- Monitor and Act
The most flexible use model requires a PMBus controller that is active during the operation of the system. The Alert Pin is normally connected to an interrupt pin on the controller. When there is a fault, the controller reacts to the interrupt by getting the address of the faulted device, querying conditions via PMBus, and taking action to correct the problem or to power down rails.
The controller is also used for telemetry. The data may be used to predict failure, measure power consumption, or for debugging rare faults. The controller will also setup all the rails at reset.
The Monitor and Act model is highly flexible, but development is more complex. Development cost can be minimized if the software can be reused on multiple designs, but the increased hardware cost will remain a consideration.
System benefits of digital power and PMBus
Power distribution systems for data servers, network equipment and base stations often need many voltage rails, which are required to sequence or track other rails to properly bias microprocessors, microcontrollers, ASICs, FPGAs and any other digital logic ICs. The use of PMBus capable encapsulated DC/DC power modules can bring several benefits to these complex systems:
- Enables intelligent power management to maximize system performance
Using SMBus and PMBus-enabled devices for power conversion provides flexibility and control that is not possible with traditional analog power systems. By using digital power, the adjustment of output voltages, power sequencing and synchronization of multiple voltage rails can be easily managed through a host controller via the SMBus and PMBus protocol.
In addition, for system monitoring, a digital power solution provides multiple methods of reacting to a fault. Over-current, under-current, over-voltage, under-voltage, and over-temperature faults and warning thresholds can be configured and adjusted throughout the lifecycle of the product. Operating temperatures can be monitored to regulate the cooling fans dynamically to lower the system power consumption.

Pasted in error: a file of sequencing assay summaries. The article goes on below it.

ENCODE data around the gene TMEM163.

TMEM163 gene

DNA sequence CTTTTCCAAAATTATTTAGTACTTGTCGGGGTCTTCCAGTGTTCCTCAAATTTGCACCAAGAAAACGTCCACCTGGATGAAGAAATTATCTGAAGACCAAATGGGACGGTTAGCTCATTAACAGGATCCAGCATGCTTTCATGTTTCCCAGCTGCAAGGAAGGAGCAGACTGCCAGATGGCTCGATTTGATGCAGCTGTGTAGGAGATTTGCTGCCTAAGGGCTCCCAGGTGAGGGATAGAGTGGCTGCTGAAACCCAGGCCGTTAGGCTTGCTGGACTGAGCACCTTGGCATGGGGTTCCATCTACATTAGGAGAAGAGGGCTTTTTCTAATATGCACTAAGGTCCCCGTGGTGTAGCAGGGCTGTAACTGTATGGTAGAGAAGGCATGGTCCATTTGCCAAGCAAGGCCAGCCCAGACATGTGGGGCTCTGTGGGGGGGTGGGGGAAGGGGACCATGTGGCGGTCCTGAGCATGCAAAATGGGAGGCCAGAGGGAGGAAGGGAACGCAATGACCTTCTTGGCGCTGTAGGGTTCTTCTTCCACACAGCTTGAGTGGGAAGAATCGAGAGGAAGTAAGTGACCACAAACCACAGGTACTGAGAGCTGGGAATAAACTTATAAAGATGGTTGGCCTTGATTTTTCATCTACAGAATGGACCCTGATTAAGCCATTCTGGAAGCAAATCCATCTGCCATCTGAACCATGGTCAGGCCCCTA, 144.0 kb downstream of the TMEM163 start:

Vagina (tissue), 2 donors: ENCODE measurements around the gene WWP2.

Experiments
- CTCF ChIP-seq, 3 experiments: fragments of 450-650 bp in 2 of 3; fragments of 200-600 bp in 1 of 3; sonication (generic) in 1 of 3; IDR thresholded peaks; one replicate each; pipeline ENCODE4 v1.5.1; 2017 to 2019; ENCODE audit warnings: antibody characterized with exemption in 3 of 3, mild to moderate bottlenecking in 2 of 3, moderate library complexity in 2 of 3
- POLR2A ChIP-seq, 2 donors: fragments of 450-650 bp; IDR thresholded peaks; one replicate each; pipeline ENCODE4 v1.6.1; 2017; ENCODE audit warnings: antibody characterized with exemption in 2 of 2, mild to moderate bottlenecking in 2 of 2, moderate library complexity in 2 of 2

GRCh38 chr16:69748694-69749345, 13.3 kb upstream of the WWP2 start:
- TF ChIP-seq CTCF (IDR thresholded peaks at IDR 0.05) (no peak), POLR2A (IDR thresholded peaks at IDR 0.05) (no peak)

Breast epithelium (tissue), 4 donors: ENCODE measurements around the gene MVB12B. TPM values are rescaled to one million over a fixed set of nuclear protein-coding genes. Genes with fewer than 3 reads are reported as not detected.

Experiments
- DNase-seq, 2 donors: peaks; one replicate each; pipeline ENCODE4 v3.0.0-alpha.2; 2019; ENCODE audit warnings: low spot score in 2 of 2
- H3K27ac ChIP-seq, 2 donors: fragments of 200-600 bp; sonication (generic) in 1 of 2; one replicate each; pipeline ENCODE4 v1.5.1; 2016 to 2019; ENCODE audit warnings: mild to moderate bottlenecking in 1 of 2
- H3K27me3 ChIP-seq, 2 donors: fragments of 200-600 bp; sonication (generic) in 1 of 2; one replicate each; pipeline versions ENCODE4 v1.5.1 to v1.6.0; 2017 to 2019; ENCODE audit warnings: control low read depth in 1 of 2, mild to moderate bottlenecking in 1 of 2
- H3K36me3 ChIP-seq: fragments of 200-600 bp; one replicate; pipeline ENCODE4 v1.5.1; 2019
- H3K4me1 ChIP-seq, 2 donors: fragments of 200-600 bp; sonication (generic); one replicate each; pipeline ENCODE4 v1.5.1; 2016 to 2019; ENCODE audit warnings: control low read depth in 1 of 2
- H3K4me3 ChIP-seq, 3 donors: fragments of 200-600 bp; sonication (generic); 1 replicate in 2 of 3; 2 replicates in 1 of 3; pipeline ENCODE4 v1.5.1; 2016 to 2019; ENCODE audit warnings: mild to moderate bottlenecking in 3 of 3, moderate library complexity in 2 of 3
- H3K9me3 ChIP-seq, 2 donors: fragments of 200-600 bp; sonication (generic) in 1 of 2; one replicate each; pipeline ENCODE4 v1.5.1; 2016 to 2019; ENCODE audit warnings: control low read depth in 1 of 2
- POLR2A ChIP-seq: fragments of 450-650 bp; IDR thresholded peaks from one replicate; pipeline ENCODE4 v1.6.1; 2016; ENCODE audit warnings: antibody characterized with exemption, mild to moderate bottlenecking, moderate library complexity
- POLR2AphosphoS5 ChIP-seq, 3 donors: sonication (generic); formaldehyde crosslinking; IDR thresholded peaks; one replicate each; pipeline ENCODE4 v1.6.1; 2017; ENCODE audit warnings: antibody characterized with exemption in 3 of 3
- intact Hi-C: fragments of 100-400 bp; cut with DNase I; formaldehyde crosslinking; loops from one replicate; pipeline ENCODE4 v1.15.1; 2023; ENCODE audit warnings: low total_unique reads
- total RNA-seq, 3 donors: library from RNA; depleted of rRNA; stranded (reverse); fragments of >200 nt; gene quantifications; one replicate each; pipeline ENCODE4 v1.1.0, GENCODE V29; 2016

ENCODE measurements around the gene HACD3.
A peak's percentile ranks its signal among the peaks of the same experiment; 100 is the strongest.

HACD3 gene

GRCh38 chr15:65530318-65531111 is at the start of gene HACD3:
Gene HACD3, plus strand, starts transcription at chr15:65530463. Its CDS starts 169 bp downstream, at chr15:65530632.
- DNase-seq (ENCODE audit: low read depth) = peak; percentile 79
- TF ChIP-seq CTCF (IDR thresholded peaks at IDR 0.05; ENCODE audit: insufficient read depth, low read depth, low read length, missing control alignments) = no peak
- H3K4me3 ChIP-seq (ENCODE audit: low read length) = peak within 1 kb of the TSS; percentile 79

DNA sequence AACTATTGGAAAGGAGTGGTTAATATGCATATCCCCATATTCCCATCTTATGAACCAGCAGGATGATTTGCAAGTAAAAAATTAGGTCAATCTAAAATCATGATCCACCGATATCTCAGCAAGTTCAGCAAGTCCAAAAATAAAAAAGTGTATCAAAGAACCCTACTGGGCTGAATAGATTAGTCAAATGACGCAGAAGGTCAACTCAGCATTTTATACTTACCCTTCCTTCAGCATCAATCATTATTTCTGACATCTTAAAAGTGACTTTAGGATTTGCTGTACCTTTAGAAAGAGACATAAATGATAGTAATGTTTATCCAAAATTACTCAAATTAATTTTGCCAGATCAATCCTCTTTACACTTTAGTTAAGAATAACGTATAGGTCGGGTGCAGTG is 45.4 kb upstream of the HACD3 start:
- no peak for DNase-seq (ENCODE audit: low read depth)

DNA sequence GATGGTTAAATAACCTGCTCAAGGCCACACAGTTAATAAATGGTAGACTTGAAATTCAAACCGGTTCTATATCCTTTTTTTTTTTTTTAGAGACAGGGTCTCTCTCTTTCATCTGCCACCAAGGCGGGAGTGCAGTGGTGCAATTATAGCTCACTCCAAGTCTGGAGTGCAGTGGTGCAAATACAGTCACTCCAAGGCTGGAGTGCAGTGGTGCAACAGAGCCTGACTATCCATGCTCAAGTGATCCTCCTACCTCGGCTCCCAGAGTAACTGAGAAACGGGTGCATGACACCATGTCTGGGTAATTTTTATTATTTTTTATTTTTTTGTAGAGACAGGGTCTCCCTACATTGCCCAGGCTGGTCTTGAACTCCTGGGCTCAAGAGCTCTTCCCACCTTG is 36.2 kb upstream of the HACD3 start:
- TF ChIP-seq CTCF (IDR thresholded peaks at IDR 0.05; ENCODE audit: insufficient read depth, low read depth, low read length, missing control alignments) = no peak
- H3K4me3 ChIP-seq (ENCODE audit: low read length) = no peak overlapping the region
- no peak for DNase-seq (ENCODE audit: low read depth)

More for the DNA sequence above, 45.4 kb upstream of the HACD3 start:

- Reduces development time of system products
As a product design moves through various phases, changes in the design can occur including the addition of a power rail, more current on a rail or the requirement for a tighter transient response. Normally this would require the redesign of the power distribution system, but with digital power, a new voltage rail can be easily added to the power management system using the industry-standard SMBus. The new rail is integrated into the monitoring, sequencing, margining and fault detection schemes. The digital power IC for the new rail is provided with its own SMBus address. There is no need to reprogram or add more standalone power management ICs because of the additional voltage rail.
Digital power allows system designers to reduce their time on the power system and concentrate on designing key product features and functions, reducing product development time and R&D cost.
- Reduces system BOM costs while improving reliability and product lifespan
With digital power, many system management and power control functions can be implemented with firmware instead of using extra analog and power control devices. System designers can use the same device for each voltage rail and make changes to the operation of the device without having to make hardware changes. As a result, the total BOM cost can be reduced. With fewer components and digitally managed protection features, system products can have greater reliability and a longer lifespan.
- Enables compact system design and product upgrade within the same chassis
The increasing demand for high-speed data, voice and video communication has driven datacom and telecom service providers to upgrade their network equipment with faster and more reliable products with more features. While the speed and system functions are increased, the available space is limited. This means that system designer needs to add more function circuits to the board and reduce the area occupied by power supplies. With digital power, many power monitoring and sequencing control functions can be easily implemented with firmware. As a result, PCB area for power is reduced and more functional ICs can be added to the same board area.
This three-part FAQ series took a deep and wide look at digital power technology starting with a look at “Digital power conversion – how does that work?” followed by considering “Digital power management and PMBus™ moving into the future.” This final installment reviewed the benefits designers can expect to enjoy when deploying systems using software configurable power systems and PMBus communications.
Digital Power Management, Analog Devices
PMbus in System Applications, Excelsys
The Benefits of Using Digital Power Modules, Renesas Electronics
Using PMBus™ for Improved System-Level Power Management, Texas Instruments